Legnica is a town characterized by cracks. Out of those cracks our theatre builds its tale of the town. For most of its history, Legnica had been a German town - but in 1945 it was taken over by the Soviet Red Army. Legnica was turned into the Army`s stronghold, a garrison town and a seat of the Soviet General Staff for the Eastern Europe. It was here, at the local airport, that the Soviet bombers were meant to have a refueling stop on their way to Paris in the case of the outbreak of World War III... As a result of 1945’s Yalta conference Legnica was given to Poland. In co-operation as well as in conflict with the Russians, the Poles began to build the identity of the town - an identity full of cracks and one never too easy to bear.

I want to speak with you about the theatre whose stage is the city - in the sense that the theatre takes over various spaces within the city - be it an old factory hall, a ruined cinema, a run-down theatre, industrial warehouses, a former market hall. The theatre locates the venues, arranges their interiors, and adapts them for the purpose of regular performing.

The pact between the theatre and the audience is based not only on the authenticity of situations presented on stage. Other kind of authenticity plays an important part in achieving the mutual understanding: our company consists of a team of actors who are not afraid of blood, sweat, and unsanitary conditions in which they sometimes perform. This realism defines, so to speak, our handwriting.

For us, the most important determinants are beauty of a venue and its natural setting. If it rains in there, it rains for real. And there is no faking in our style of acting- a performer, falling, hits a real concrete floor and rolls in dust. Different venues require different approach to acting art, to stage motion and delivery. Although we sometimes lose in our wrestling with a new theatrical space, much more often we win, just because we have learned humility towards the spaces. We do not conquer them - instead we restore them to local communities, we get the communities to get used to them. We managed to do it in Legnica, and in other places all over Poland. And because of our projects the local authorities sometimes show mercy to a ruin and save its life. It seems important that the theatre exceeds its traditional limits in an attempt to influence the social reality. Doubtless this is still a new field of action for theatre, a field not visited as yet - namely, theatre changing reality.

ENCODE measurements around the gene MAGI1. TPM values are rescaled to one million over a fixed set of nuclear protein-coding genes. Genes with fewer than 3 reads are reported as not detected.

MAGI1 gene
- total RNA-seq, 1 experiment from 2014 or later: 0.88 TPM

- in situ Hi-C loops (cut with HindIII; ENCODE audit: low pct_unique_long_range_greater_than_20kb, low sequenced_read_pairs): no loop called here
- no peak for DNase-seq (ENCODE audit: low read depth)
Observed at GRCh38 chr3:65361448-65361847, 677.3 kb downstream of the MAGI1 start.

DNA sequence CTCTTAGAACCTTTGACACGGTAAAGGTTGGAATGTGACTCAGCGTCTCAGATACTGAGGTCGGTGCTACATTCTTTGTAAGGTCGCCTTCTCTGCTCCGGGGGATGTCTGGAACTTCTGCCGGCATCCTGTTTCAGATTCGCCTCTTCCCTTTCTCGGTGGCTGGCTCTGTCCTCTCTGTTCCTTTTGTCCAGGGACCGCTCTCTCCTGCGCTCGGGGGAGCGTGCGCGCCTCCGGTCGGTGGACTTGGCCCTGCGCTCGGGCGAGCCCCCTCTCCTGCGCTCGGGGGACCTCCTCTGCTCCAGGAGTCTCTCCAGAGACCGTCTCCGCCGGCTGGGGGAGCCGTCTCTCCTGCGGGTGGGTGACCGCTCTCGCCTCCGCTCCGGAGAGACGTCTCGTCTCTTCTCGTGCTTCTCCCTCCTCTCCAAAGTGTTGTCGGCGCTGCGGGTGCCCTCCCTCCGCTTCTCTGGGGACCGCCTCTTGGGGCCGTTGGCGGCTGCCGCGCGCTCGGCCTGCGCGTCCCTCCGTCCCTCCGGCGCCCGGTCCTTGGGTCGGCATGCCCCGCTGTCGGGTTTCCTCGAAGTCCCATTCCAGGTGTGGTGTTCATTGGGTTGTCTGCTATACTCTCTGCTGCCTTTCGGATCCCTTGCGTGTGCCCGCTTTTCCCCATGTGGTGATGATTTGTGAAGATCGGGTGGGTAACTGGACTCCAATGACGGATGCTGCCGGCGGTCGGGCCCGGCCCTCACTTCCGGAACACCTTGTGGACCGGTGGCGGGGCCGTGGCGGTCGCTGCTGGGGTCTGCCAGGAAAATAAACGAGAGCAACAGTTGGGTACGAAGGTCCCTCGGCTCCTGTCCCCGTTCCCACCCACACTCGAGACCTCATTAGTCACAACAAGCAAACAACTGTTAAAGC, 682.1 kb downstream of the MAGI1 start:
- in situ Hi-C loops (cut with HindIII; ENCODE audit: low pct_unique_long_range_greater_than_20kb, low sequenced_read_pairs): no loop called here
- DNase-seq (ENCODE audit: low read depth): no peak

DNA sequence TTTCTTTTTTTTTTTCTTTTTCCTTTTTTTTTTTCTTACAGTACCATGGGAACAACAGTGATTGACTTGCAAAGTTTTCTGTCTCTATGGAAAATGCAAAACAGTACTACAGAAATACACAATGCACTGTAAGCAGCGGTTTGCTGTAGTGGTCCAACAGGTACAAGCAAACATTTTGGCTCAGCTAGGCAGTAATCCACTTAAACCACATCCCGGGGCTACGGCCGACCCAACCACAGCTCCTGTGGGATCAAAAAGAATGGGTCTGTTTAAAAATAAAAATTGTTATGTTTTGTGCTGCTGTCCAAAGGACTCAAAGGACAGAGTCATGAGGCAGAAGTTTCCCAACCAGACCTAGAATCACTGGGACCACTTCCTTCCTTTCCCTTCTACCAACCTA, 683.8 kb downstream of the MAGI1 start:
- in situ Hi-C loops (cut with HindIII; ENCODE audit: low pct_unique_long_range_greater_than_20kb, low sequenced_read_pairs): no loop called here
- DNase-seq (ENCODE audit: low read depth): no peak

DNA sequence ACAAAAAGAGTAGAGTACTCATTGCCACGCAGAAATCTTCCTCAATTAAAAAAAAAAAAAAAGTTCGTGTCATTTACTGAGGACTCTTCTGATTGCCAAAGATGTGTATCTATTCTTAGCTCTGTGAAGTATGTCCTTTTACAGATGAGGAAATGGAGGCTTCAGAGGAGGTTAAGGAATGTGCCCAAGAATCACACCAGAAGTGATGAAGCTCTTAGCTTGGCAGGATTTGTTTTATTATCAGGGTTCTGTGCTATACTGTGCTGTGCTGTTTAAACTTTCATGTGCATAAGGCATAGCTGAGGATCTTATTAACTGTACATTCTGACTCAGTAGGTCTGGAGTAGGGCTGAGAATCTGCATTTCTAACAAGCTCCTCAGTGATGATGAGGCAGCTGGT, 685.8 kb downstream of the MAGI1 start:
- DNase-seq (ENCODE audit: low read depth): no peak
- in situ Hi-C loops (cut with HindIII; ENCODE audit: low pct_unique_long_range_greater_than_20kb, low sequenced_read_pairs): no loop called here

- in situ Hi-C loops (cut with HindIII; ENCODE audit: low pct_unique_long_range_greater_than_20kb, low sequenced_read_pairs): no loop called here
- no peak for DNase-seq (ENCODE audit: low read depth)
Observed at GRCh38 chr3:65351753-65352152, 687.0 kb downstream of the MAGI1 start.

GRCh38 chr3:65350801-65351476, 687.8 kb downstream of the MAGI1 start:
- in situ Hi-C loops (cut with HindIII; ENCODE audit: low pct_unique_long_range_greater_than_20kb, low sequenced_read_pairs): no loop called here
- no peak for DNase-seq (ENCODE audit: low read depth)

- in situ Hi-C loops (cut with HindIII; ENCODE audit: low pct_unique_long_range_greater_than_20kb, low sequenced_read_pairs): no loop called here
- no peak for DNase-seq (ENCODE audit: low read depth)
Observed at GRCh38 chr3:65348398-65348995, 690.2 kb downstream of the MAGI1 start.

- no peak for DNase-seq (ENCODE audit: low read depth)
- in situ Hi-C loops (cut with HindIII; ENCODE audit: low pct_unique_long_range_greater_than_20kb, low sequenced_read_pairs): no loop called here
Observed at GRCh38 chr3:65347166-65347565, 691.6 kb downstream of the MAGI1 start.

The odyssey of our theatre has been lasting for 15 years – starting in small country churches, where the local folk helped the actor playing Jesus in a passion play, starting there to reach gigantic industrial halls. This odyssey cannot be counted among the easy ones- each place en route constitutes another world, another reality. The odyssey, the one of society through a reality, is very beautiful, even though difficult. I believe that it gives us and our audiences what is supposedly most important in life: faith and hope for the better world.

November 2008


The Story-Telling Theatre

The Story-Telling Theatre was our three-year artistic project (2012-2014). It began in January 2012 from the publication of Counterrevolutionary Manifesto which formulated the main postulates of the project. Starting with the premise that the Polish theater is dominated by fashion, and therefore it became homogeneous and deprived the public of alternative, the creators of the manifesto (the director of Modjeska Theatre Jacek Głomb and his longtime collaborators - Katarzyna Knychalska, Krzysztof Kopka and Robert Urbański) announced that the activity of Legnica stage will be based on the following principles:

1.      Offering performances based on universal tales which are close to each spectator because derived from a common cultural heritage.

2.      Caring of using emotions and comprehensible to the public - which does not mean primitive – theatre language

3.      Making an attempt to analysethe situation of a man in the modern world by means of the theatrical ambiguity, not media clichés

4.      The emphasis on the solidity of theater craft


Manifesto  reverberated causing beneficial discussion on the situation of the theatre art in the contemporary culture, the boundaries of theater and its diversity.

Prominent Polish theater artists accepted the invitation to prepare the performance within the project.